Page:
After Alex, Meredith, and Logan enhanced the photo, the true challenge began. Our true creativity came with our efforts to advertise our photo. Many of our interns shared the photo with their friends, families, and colleges. Alex, Logan, and Dallas spent quite some time reaching out to individual people to get attention to the photo. I contacted Space Center Houston, Bay Area Houston Economic Partnership, and Citizens for Space Exploration for assistance. Being from the Space City was an advantage that we knew we needed to take advantage of. We also contacted groups such as Space Hipsters on Facebook and other individuals on Twitter and Instagram. I had also previously participated in a NASA Social and posted it in the alumni group. The space community never fails to surprise me with their kindness and support.

NASA JSC Interns who participated in the fall challenge pose at the fall exit ceremony with the first place plaque they received.

We were elated when we found out we had clutched the victory. It was the weekend of our intern beach trip and we ran up and down the shoreline in celebration. In a true NASA fashion, our creativity, hard work, and perseverance paid off.

About the Author
Jenna Kay Foertsch, a Business and Marketing Education major from the University of Minnesota Twin Cities, is a NASA Intern at NASA’s Johnson Space Center. In her internship she helps to manage and improve a co-working space at JSC, utilizing WordPress capabilities, creating data dashboards, and producing strategic content for the Center Operations Directorate.

Margarita Bassil: Transfiguration and Determination at NASA’s Kennedy Space Center

I always had a passion for art and science, but was unsure as to what career path would incorporate both interests. After doing some research, I discovered the STEM (Science, Technology, Engineering, and Mathematics) fields and decided that I wanted to be one of the world’s problem solvers – I wanted to be an Engineer.

When I informed my parents of my decision, my father replied, “Margo, why don’t you do something easy?” Initially convinced that my father doubted my ability to perform well academically, I made sure to inform him of every A I earned throughout my years in high school to demonstrate that I had the ability to succeed as an engineering student. However, it was not until I started my engineering journey at Valencia College in Central Florida that I realized academia was not the only challenge I was going to encounter.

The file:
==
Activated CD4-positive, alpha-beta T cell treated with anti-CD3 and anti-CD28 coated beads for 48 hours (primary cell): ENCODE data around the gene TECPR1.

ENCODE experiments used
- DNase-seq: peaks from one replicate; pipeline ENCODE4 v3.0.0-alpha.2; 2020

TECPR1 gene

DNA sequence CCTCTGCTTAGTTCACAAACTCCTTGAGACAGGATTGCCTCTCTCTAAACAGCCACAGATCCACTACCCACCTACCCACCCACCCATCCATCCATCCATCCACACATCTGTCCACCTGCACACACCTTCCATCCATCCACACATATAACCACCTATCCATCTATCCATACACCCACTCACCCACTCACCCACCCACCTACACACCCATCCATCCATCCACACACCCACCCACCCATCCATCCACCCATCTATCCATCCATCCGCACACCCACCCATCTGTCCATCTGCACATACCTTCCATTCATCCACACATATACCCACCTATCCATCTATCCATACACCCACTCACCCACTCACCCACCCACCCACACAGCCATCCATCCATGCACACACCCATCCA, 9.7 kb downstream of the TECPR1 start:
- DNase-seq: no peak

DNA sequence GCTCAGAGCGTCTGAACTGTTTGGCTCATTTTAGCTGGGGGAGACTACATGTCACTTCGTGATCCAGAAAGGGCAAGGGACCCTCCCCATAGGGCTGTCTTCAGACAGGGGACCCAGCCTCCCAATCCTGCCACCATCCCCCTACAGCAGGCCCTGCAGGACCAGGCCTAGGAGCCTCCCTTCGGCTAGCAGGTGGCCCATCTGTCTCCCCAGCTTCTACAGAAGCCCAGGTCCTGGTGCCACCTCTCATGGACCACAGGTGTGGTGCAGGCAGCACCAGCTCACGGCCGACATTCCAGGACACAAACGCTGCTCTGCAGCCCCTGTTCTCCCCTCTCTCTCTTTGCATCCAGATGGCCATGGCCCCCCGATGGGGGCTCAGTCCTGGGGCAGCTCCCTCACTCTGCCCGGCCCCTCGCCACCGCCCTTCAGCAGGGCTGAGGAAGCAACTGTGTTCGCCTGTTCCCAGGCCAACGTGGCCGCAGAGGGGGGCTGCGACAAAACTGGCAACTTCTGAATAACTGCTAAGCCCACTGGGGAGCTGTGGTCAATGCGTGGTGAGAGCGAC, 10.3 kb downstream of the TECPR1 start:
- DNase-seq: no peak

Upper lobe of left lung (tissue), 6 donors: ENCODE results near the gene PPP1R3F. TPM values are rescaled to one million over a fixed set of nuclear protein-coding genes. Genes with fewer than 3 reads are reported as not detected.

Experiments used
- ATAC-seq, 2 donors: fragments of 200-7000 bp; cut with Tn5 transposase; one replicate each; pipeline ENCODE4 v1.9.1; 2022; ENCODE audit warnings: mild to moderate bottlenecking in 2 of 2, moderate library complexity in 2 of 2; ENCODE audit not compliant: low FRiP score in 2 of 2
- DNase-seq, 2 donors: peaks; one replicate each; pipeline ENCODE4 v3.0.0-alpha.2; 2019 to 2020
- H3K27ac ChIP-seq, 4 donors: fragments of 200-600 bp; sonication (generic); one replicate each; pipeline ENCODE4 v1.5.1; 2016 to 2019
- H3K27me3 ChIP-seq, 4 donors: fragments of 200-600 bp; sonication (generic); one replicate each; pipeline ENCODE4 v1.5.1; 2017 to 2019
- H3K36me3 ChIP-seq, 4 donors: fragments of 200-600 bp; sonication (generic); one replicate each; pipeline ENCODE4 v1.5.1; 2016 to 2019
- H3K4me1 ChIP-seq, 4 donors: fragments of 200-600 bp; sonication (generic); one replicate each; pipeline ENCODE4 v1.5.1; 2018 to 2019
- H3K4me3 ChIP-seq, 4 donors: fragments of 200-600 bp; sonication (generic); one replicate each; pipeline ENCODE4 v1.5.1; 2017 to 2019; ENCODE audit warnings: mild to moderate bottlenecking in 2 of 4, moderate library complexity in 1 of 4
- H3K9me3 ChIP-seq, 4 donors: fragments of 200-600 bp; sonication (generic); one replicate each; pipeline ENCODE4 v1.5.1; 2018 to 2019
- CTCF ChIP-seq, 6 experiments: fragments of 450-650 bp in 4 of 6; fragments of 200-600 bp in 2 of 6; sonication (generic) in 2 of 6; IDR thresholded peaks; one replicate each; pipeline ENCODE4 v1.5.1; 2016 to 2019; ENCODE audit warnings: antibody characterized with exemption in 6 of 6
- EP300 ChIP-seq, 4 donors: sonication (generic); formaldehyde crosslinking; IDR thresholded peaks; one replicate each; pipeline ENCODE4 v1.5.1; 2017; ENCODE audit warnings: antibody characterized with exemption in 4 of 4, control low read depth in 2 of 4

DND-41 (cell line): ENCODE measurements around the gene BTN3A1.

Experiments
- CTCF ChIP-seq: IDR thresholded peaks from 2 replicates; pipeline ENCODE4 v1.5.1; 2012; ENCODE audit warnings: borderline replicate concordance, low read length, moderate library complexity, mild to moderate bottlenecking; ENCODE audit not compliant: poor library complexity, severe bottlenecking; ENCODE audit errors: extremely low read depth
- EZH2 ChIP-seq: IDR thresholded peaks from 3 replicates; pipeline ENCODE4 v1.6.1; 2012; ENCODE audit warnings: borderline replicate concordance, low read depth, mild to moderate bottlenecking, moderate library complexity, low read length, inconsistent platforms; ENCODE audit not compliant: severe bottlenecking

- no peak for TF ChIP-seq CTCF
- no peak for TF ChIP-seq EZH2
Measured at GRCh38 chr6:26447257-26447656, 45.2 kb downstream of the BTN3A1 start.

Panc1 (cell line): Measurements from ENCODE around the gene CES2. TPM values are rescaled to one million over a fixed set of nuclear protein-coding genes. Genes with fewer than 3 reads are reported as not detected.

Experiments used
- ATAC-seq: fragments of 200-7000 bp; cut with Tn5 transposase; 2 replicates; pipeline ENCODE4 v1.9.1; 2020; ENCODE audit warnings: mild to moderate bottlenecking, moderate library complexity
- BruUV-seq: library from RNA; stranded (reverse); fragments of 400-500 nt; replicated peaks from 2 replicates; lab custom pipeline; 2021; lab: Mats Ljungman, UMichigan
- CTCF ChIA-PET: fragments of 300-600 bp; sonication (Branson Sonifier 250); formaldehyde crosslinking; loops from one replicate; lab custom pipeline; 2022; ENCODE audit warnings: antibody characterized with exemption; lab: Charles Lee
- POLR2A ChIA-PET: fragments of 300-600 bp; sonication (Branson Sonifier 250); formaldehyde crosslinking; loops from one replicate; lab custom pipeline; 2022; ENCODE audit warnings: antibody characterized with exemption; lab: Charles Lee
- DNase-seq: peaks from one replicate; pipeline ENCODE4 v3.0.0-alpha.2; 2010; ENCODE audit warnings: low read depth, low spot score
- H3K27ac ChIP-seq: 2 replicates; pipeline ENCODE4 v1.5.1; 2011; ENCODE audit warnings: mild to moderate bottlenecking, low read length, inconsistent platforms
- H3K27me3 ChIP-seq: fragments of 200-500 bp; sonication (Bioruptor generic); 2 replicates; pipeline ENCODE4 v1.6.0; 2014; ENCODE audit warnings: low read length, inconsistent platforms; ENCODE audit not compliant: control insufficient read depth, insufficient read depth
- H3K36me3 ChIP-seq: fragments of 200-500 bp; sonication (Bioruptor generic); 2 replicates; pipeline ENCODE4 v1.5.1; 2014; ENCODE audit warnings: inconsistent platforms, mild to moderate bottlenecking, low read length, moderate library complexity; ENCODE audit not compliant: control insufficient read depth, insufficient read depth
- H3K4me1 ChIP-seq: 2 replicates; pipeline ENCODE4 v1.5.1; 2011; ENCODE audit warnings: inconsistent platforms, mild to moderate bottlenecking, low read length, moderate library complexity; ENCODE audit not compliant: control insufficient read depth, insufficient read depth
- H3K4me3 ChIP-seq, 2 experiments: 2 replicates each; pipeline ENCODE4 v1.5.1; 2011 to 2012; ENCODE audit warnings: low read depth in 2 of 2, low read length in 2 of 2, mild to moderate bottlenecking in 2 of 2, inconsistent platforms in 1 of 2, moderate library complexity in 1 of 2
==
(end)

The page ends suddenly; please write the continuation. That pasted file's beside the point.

NASA Inters in flight suits at NASA Kennedy
NASA Kennedy’s Jalime Vargas (left) and Margarita Bassil (right) in flight suits standing outside the Operations and Controls building at NASA’s Kennedy Space Center.

Walking into my “Introduction to Engineering” course, I was one of approximately twenty women in a large auditorium filled with men. Realizing there was no amount of studying to overcome this surprising statistic, I found myself very discouraged. Looking for words of encouragement, I came across one of John F. Kennedy’s famous quotes during his speech about the Apollo program, “We choose to go to the moon in this decade and do the other things, not because they are easy, but because they are hard.” With those words in mind, I transfigured any feelings of discouragements into motivation and took the lead role for the engineering project assigned to each group. Although there were many hurdles along the way, I discovered that embedded in every failure and mistake is a lesson to learn and a challenge to overcome.

This self-epiphany convinced me to attempt a goal that originally appeared out of reach – interning at NASA. With little to no previous experience besides handling cash, I doubted my first internship would be at one of the world’s most prestigious aerospace agencies. Remembering my passion of opposing challenges, I converted every ounce of doubt into determination and applied to an internship at NASA’s Kennedy Space Center located in Merritt Island, Florida. I informed my parents that, if given the opportunity, I would accept the offer without hesitation regardless of how far it was from home. To my surprise, I received and accepted the offer on my birthday. Wishes do come true!